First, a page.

Ottawa researcher asked to wait 80 years for RCMP records and take federal files to court

Ottawa consultant Michael Dagg is appealing to the federal court, asking a judge to order Library and Archives Canada to expedite his request for freedom of information.

The federal institution originally cited Dagg as an 80-year processing time for his 2018 request. This meant that the now 73-year-old would not see his request fulfilled until at least his 150th birthday.

“I was shocked because what they have done is tell me that my right of access does not really apply,” he told CBC Radio’s Day 6. “Basically, they use a bureaucratic trick to deny me my right to access important information.”

Dagg requested documents related to the RCMP’s Project Anecdote, a money laundering and public corruption investigation launched in May 1993. “Project Anecdote was a big project,” he said. “They spent 10 years investigating it. We have a right to get answers.”

No charges were filed and the Mountie archives were handed over to government archives.

According to his lawyer Paul Champ, Library and Archives Canada had “no intention of actually giving him the file,” since not much work has been done on Dagg’s case since the first request from 2018.

Dagg runs a small information business and is a frequent user of the Access Act. He has previously challenged decisions made under the law, including a landmark case in 1997 that went to Canada’s Supreme Court.

Dagg requested information about RCMP’s Project Anecdote, a decades-long investigation that began in 1993. No charges were filed in the massive investigation. (Ben Nelms / CBC)

“For many people who use Canada’s access to information systems, it’s often a bad joke,” said Champ, a human rights and constitutional lawyer in Ottawa.

“This one is just so absurd, it’s farcical.” In a response to his 2018 application, Library and Archives Canada (LAC) told Dagg that it took 29,200 days – which would see the files delivered in 2098 – to process at least 780,000 document pages for review, in addition to audio and video recordings. It also said that additional time may be needed to consult with various public authorities.

Last March, the timeline was revised to 65 years.

In his application to the federal court, filed last month, Dagg says the LAC “has not been able to establish any valid basis for the extraordinary extension of time” for his request for access to information. Champ expects the case to be submitted to a judge by the fall.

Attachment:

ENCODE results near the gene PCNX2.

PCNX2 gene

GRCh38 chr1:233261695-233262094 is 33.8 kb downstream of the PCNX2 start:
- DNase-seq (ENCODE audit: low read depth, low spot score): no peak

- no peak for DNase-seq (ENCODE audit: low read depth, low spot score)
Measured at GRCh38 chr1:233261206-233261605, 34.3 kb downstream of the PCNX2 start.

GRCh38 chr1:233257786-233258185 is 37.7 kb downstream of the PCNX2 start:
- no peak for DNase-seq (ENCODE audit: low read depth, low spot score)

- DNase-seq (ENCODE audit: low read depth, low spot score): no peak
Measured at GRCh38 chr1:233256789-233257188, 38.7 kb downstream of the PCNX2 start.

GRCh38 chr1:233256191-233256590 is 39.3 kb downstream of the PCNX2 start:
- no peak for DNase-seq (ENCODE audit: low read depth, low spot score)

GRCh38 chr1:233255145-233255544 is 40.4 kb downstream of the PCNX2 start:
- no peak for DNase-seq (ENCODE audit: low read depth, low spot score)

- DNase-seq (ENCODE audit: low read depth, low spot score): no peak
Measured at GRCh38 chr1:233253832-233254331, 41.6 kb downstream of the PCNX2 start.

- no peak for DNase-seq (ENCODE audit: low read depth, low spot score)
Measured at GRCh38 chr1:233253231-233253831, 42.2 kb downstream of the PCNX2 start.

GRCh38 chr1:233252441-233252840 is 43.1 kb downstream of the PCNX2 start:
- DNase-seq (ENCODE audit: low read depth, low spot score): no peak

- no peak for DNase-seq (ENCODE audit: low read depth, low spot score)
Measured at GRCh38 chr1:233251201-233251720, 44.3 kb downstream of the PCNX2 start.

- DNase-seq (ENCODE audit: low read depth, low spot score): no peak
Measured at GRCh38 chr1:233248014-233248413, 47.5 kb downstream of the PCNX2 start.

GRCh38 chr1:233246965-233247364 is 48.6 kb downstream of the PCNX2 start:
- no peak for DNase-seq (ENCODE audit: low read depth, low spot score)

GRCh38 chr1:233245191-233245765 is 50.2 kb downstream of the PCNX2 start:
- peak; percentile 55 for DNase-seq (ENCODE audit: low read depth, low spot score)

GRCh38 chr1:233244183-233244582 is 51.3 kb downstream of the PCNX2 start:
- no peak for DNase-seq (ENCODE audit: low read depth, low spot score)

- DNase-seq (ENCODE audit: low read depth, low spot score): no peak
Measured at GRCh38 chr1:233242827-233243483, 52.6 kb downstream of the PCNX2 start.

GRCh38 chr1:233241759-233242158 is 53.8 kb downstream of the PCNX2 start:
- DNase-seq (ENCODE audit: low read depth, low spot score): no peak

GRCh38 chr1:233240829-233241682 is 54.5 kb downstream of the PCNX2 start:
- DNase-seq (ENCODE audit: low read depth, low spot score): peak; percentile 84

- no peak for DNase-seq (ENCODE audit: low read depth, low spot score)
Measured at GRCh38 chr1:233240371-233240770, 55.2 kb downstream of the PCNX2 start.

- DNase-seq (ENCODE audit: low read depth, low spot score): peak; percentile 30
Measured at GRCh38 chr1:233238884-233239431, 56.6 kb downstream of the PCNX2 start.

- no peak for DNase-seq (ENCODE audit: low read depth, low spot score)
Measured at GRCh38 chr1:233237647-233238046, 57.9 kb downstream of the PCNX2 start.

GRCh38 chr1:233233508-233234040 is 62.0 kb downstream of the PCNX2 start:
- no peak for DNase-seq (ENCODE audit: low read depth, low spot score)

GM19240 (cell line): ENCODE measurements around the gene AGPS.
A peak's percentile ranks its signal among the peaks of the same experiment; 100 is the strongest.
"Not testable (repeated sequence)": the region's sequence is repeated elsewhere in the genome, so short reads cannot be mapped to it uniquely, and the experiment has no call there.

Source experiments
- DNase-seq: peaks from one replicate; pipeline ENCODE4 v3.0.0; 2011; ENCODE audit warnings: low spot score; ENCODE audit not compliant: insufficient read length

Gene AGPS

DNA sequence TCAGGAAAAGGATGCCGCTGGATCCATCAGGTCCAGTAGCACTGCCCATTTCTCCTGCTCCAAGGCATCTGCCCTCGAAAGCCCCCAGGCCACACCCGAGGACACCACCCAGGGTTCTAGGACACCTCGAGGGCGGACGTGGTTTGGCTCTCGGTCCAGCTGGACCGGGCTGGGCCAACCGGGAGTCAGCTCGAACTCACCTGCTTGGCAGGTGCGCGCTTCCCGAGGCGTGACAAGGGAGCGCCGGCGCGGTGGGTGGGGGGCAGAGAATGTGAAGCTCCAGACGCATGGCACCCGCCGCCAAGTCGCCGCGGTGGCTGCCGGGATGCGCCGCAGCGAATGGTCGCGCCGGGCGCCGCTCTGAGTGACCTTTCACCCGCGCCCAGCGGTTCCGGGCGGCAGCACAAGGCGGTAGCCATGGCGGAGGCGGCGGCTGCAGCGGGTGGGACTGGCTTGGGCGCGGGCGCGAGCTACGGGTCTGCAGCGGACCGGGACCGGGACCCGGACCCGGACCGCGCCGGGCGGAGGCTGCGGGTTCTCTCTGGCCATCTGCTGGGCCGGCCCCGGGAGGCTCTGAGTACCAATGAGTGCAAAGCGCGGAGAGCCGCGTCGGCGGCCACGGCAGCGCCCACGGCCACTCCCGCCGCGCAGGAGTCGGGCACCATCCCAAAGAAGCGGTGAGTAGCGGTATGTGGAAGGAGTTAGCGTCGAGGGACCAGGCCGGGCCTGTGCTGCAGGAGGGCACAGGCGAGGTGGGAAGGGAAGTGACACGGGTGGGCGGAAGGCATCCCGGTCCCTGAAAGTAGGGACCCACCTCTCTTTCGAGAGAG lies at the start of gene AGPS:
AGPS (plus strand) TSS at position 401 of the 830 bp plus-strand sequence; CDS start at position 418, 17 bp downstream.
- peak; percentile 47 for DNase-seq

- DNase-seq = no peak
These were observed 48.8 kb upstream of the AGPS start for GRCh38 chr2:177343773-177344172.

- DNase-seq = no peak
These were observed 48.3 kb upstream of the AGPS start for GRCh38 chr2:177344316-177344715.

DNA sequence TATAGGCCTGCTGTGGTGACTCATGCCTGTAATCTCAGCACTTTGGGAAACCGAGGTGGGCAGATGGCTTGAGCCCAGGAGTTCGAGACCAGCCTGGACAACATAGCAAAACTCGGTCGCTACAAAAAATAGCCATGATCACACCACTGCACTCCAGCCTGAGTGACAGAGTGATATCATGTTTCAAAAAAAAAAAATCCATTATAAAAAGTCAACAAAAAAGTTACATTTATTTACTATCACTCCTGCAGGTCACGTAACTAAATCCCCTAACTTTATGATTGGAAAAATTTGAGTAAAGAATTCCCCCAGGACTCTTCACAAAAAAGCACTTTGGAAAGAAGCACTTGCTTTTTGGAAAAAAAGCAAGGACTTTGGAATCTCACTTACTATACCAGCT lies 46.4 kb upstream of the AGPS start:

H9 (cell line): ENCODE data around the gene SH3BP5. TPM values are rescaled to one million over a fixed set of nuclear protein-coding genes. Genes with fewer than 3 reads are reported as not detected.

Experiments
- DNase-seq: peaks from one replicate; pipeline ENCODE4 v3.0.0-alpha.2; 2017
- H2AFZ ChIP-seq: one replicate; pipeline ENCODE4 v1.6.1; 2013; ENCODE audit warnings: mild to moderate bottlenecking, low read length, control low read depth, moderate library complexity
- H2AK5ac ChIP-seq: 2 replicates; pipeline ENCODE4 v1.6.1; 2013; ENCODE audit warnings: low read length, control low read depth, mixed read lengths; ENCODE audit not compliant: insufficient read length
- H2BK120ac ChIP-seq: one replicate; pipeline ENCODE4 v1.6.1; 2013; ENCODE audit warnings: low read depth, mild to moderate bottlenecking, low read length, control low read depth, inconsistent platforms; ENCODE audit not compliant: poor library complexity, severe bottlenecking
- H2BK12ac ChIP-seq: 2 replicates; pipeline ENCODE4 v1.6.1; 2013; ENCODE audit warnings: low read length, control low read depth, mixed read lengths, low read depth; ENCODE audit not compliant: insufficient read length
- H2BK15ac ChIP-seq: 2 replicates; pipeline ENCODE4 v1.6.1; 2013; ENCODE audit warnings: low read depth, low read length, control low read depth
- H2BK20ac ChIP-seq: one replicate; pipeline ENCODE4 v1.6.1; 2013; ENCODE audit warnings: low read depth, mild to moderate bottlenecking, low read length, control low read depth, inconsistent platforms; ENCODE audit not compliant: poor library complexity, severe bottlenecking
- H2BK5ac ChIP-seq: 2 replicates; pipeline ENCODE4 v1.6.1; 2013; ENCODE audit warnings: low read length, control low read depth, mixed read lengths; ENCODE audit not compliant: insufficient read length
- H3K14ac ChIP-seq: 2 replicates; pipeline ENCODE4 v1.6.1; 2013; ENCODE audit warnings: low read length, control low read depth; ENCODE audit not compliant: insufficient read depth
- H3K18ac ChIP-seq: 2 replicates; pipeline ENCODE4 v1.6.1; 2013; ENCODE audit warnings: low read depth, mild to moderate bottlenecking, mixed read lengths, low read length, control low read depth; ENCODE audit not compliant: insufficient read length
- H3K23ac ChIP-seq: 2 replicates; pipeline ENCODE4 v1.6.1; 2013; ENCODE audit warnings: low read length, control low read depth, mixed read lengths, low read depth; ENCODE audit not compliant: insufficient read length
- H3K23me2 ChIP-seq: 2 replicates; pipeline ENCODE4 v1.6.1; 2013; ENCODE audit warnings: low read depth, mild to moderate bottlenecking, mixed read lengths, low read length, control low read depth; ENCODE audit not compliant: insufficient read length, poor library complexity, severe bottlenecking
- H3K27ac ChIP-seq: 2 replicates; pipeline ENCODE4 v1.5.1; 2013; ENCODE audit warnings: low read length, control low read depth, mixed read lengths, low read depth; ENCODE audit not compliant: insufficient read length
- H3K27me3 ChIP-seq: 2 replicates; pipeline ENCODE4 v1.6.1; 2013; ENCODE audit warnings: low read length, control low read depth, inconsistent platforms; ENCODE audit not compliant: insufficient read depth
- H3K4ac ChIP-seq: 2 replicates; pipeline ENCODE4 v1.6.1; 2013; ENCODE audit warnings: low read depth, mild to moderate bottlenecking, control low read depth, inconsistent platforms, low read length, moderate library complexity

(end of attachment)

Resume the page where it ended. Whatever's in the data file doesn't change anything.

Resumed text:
Federal access to the Information Act requires state institutions to respond to requests, either by providing records or a valid reason for an extension, within 30 days of receipt. Experts say the rule is routinely ignored.

In a statement, the LAC told CBC Radio that they could not comment on the case as it is before the courts.

Canada’s FOI system plagued by problems

When it comes to the Dagg case, Mike Larsen, chairman of the BC Freedom of Information and Privacy Associaiton, says the slow response time points to the “weakened information value” of the request.

Basically, the information Dagg has requested about Project Anecdote has far more value now than it will for decades to come.

“It is something of public interest, perhaps something that is relevant in the current context. It will probably not have the same value in 80 years, so a system that gets it to him in that time frame is just broken,” said Larsen , who is also co-chair of the Criminology Department at Kwantlen Polytechnic University in Surrey, BC

Federal Information Commissioner Caroline Maynard oversees complaints about federal access to information requests. Maynard found that a complaint from Dagg was “well-founded.” (Government of Canada)

Larsen called Dagg’s experience a violent example of the obstacles that can arise when accessing public information that damages public trust.

“It does not do what it is intended for. It is intended to provide timely and comprehensive access to information, public registers, which are the property of the public and are kept by public institutions,” said Larsen

Canada’s access to the Information System (ATI) has been plagued by delays, and what experts say is increasing secrecy for years. There is also no upper limit for extensions, says Larsen.